Update: The City included an advisory to the city website later on Monday morning.


  1. Underneath the rap about "what could be seen as win-win" (but probably isn't) it looks like the City should Re:Think its position on access to CN waterfront land. Hopefully in time there will also be a Re:Design and Re:Build of the adjacent sewer outfall that probably has something to do with the health and legal concerns.

    1. Can someone say they have a hate on for the mayor much? NCR and BTravenn aka 'the Lee Brain' haters club!

    2. Can't exactly see your point here, it's a simple account of the facts as relayed by the Mayor. Honestly, part of being a politician is to expect that your work is going to be examined and reviewed.


  2. Lol at the previous comments. I'm more astounded that this wasn't made a thing when the fence was put up in October. Starting your crusade against CN two weeks before the events are slated to occur is hilarious, and the outrage even more so. The city should have worked in October to address the situation. However for all I know they were trying to do this, and CN was at an impasse. hopefully for 2018 we'll have a better plan to address the thing.

    As for the "haters club," well I know a lot of former rupertites (myself included!) are concerned with the direction that the city is going under the current council's leadership. As it turns out, there are also many in Rupert who feel the same way. I actually really like some of the council's initiatives, such as the McKay Street Park, and the various plans to redevelop rundown space in the city, however I find myself at odds with the smoke and mirrors around council meetings/watson island, and the fact we're not putting a focus on the infrastructure in the city which is crumbling at a disconcerting rate. While I admit this blog is critical of the city government, there's nothing wrong with a critical tone when it comes to your government, as long as you contrast it with the other side and decide for yourself.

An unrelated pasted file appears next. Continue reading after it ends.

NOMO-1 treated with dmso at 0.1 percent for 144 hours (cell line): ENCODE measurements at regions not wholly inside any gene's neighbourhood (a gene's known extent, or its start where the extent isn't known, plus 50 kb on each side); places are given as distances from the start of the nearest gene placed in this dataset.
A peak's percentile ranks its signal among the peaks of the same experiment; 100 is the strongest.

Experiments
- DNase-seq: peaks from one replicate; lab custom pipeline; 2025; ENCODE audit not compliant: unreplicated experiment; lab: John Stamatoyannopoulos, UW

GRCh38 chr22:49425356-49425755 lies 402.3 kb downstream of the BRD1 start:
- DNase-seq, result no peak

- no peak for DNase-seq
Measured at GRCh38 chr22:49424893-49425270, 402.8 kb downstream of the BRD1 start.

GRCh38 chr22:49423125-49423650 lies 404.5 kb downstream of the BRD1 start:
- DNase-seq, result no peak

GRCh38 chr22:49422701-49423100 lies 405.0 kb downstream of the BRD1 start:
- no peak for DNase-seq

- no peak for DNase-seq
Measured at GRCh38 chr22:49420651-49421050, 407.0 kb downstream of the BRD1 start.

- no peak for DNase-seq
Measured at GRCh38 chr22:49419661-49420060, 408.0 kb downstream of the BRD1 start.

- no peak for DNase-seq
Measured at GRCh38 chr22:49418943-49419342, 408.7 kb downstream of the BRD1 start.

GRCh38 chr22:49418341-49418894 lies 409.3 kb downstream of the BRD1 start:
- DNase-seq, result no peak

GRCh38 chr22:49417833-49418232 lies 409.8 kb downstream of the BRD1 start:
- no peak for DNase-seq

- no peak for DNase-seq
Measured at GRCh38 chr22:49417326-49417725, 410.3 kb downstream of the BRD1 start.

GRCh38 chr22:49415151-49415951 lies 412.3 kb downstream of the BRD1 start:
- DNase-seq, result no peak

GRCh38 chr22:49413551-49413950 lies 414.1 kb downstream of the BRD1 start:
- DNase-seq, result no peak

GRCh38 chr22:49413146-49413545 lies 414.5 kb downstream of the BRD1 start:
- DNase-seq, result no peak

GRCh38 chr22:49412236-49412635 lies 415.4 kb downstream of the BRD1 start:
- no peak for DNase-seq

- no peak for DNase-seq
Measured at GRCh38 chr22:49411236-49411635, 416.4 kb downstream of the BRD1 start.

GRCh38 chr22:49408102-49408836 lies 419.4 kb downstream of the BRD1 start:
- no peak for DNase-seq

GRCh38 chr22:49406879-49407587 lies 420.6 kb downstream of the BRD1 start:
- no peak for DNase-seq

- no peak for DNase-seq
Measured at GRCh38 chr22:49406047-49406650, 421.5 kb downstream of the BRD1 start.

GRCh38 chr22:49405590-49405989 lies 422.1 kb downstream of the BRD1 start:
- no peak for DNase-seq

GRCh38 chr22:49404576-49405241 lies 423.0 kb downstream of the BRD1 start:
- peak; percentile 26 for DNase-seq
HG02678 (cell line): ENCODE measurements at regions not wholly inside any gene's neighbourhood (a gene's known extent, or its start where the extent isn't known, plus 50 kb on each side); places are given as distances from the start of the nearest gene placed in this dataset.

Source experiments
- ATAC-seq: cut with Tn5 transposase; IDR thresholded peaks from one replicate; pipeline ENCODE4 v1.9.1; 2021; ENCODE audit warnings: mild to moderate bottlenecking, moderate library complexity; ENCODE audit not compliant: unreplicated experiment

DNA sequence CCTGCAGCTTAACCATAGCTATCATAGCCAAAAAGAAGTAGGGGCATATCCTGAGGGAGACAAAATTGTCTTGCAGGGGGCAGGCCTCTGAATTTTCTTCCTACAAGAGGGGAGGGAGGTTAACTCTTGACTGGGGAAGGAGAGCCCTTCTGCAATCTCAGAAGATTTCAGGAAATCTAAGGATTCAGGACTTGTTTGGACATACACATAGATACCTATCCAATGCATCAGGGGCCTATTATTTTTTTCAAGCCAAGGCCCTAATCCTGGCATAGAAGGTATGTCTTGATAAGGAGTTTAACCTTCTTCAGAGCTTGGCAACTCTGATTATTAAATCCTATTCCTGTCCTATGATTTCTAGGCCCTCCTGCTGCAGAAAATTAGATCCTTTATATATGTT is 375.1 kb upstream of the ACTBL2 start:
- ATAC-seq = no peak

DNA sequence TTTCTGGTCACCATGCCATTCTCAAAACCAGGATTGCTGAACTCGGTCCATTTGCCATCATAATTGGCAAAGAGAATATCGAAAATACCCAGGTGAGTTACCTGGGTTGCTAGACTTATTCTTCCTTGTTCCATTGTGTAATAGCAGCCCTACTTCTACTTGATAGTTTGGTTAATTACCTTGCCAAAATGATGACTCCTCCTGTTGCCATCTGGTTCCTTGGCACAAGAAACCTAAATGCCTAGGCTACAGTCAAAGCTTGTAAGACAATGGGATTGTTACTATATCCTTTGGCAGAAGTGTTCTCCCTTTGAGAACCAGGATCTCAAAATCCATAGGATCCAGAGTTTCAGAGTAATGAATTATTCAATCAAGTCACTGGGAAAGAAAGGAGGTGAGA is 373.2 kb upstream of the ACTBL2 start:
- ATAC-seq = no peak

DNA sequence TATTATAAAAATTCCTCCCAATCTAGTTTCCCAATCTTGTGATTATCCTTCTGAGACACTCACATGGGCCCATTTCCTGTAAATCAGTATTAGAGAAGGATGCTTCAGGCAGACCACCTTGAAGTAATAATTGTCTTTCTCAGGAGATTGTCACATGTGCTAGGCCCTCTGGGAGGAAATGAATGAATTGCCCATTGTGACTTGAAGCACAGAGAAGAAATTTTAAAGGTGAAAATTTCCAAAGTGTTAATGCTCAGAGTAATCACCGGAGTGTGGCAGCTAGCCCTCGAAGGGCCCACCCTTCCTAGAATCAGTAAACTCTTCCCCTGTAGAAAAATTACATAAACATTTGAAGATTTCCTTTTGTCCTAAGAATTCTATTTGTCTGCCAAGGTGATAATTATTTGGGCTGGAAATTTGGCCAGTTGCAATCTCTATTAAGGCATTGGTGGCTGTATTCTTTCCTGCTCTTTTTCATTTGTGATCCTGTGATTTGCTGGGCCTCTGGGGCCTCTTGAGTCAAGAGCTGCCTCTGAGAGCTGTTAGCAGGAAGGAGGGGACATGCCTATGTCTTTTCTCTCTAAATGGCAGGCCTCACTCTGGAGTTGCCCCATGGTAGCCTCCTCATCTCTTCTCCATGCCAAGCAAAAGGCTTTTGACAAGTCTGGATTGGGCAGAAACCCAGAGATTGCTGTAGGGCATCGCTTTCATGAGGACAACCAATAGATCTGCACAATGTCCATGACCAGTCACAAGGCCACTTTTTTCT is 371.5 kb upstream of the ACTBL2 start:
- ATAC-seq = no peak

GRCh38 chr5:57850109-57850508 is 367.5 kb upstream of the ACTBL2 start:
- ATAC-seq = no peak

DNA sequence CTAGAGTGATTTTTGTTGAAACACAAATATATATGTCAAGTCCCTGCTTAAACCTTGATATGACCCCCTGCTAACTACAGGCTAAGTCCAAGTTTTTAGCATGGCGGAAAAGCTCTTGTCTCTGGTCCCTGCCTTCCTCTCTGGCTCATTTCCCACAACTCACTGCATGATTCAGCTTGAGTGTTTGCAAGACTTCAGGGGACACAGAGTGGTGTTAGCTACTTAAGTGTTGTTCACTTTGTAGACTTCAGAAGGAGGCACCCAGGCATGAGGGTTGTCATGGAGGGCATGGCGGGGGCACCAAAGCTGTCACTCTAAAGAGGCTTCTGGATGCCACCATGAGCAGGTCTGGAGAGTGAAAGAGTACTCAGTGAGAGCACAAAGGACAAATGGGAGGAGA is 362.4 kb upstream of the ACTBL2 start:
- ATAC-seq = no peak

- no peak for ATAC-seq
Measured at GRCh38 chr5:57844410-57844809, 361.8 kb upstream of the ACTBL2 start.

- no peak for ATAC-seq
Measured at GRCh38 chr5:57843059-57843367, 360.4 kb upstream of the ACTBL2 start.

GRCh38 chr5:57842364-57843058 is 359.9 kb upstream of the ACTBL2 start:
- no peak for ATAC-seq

3. As a current resident who spends a lot of time talking to people I feel the opposite. Personally I hear nothing but good things coming from residents about what this council is doing. I like seeing this young man going straight to the top of CN and fighting for this community, something that clearly his constituents want him to do. That’s his job, to listen and respond to what the community wants. Clearly it’s being well received.

    I don’t know about you, but I elect people to do a job. I don’t need or want to be involved in every decision that is made or what types of arrangements are being sorted out behind the scenes. No, not every decision should be made in public.

    What I do like to see is the mill being torn down. Don’t remember the last council to crack that nut.

    I like seeing our water supply being upgraded, contrary to the previous commenter who says they aren’t focusing on the big infrastructure problems.

    Downtown is looking fantastic. I like seeing the rally call for the park, and contrary to the first commenter I find all the Re: initiatives sparking life back into our once sleepy town. I see results and that makes me proud to live here.

    Being critical is a great thing, but I think there's a difference between being critical and consistently finding fault with all decisions being made, I believe that's called being biased.

    Jason S.

  4. There's quite a range of opinions, some very strongly held.